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In this first installment of the Foundations of Audio series, author Brian Lee White shows how to improve the sound of a mix with compressors, limiters, gates, de-essers, and other dynamic processors. The course explains the fundamentals of sound waves, and amplitude, explores common compressor controls, and shows how to eliminate unwanted noise using gates and expanders. The course also demonstrates best practices in compression and limiting in a variety of audio applications and covers sculpting the attack and decay of individual notes with transient shapers and applying frequency specific dynamics control with multiband compressors. Exercise files accompany the course and include special Get in the Mix session files.
Dynamic range is the difference between two extremes. In audio, dynamic range represents the ratio between the loudest and softest signal being produced over any given interval. Every day we experience this concept of dynamic range almost constantly across all of our senses. And as humans, we're quite adept at recognizing it: light and dark, hot and cold, hard and soft, and for the purpose of this course, loud and quiet. A sound's amplitude directly correlates with its loudness.
But what is loud? What is quiet? Is a concert loud? Is a library quiet? That depends. But I can assure you, if you walked out of a library and into a rock concert, you would have a pretty good idea of the difference in loudness between the two spaces. Loudness in our minds is not finite. It's all about perception. The key thing to understand is that we need both ends of the spectrum to fully evaluate what's loud and what's quiet. The distance between these extremes is what we call dynamic range.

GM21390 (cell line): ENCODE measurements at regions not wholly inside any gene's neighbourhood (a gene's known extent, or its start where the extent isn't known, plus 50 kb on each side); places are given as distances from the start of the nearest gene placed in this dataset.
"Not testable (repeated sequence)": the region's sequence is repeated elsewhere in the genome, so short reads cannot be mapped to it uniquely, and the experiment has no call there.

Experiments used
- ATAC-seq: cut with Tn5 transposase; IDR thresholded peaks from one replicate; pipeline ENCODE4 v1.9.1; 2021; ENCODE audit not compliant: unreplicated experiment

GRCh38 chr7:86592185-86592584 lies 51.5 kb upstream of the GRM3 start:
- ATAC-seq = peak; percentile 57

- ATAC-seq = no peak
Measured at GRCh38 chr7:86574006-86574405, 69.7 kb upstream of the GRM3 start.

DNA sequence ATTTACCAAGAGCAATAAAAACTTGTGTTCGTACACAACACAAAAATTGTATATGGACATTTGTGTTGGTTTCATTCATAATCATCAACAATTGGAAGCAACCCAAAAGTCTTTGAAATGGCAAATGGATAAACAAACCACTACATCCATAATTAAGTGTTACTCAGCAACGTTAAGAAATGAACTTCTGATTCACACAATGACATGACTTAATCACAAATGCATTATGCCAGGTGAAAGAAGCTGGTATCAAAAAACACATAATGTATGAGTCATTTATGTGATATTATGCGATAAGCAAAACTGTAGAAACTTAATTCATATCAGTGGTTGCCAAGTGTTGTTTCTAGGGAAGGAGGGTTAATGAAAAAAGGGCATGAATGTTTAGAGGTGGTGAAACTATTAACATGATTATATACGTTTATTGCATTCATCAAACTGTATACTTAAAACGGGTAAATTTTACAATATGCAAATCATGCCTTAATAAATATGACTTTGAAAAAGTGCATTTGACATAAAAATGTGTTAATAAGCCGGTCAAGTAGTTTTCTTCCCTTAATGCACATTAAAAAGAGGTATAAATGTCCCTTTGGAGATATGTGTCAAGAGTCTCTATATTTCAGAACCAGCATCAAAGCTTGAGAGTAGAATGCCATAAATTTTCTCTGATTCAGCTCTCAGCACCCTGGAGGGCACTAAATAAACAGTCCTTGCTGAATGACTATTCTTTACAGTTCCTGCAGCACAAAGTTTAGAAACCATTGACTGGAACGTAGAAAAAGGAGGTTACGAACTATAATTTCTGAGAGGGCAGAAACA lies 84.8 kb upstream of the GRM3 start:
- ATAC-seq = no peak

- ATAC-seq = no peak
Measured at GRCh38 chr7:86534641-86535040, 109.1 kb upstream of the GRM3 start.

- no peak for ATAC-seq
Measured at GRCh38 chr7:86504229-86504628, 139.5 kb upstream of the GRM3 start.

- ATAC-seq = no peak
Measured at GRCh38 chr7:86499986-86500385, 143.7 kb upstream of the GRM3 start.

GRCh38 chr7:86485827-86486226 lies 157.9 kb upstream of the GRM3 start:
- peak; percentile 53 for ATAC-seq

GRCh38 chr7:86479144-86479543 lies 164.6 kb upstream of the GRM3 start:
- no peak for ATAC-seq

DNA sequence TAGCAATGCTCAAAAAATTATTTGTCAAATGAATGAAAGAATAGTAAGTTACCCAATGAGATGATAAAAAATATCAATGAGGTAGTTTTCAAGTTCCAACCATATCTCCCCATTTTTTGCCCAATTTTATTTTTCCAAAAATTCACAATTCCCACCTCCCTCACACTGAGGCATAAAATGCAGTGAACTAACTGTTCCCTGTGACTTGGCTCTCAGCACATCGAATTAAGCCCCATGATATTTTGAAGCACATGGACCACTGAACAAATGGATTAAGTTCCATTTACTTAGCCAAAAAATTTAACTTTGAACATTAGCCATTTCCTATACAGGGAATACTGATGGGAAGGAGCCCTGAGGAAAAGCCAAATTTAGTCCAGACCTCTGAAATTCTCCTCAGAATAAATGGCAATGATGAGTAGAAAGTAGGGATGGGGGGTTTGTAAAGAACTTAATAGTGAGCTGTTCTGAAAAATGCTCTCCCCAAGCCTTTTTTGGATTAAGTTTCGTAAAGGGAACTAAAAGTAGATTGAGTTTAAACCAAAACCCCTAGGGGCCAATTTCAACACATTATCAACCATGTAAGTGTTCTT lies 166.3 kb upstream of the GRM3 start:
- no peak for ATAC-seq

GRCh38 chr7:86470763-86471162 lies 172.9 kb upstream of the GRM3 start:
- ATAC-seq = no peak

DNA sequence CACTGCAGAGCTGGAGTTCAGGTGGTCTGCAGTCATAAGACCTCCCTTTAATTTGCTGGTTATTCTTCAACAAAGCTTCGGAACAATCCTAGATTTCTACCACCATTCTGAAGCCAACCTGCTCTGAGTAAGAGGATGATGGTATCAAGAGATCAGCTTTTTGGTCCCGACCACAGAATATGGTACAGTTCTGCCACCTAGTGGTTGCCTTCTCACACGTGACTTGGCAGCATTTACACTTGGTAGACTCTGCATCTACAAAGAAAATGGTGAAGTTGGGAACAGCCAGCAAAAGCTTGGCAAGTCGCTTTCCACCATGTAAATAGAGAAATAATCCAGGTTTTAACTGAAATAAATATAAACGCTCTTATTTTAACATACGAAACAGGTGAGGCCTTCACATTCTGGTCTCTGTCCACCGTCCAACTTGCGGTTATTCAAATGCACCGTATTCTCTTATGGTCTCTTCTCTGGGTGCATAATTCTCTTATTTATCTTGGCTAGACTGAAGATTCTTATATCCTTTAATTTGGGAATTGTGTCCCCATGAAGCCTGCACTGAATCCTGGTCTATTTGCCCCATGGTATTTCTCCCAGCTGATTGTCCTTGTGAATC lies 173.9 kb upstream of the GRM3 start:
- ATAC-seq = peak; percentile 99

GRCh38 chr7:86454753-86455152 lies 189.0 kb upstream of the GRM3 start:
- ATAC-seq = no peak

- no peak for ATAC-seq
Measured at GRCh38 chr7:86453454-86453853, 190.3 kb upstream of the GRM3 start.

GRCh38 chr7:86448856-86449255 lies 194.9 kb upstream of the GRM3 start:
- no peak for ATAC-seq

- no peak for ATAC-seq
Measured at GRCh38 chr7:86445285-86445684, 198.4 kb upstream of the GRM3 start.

For example, if you heard a book fall off a desk in a library, it would startle you. This is because the difference between the sound of the book falling in a library versus the library's quiet environment is fairly extreme. This same effect is used by movie sound designers. Ever jump out of your seat from a loud explosion? At its limits, the human ear can experience roughly 120 dBs of dynamic range, with 0 dB being imperceptible and 120 reaching the threshold of pain, although much of our day-to-day experience of dynamic range exists in a much narrower space.
For example, a modern pop mix may only have around 8 to 10 dB of dynamic range between the peak and average amplitude values over the entire song, while a modern film may have around 20 dBs of peak-to-average dynamic range, which is why you would be more likely to jump out of your seat at a movie theater during a loud explosion than you would be listening to a song in your car. Let's listen to some examples. This first example has a wide dynamic range. Imagine a quiet park interrupted by car horns and sirens.
(ambient sound) (car honking) (sirens) Now, here's an example of reduced dynamic range, a fully mastered pop mix. (music playing) Unlike the quiet park scene that's interrupted by loud horns and sirens, the pop mix maintains the same perceived loudness, thus exhibiting a much narrower dynamic range.
As a side note, 16-bit recording systems offer 96 dBs of dynamic range. In comparison, 24-bit recording offers a much wider range of 144 dBs, exceeding the range of human perception, which is generally accepted to be around 120 dBs. Because of this, 24-bit recordings can accommodate a wider range of amplitude values before digital clipping. Now that we understand the basic concept of dynamic range, we can begin to harness the power of dynamics processors to control it.
Just as we can measure the change in perceived loudness of quiet dialogue in a film to a loud bomb-explosion sound effect, we can also measure the dynamics over shorter periods of time, like the volume differences in phrases of a vocal track from line to line or the amplitude curve of the crack of a single snare hit. And since we can measure these dynamic range relationships, we can change them if they aren't working for us. We'll do just that using dynamics processors.
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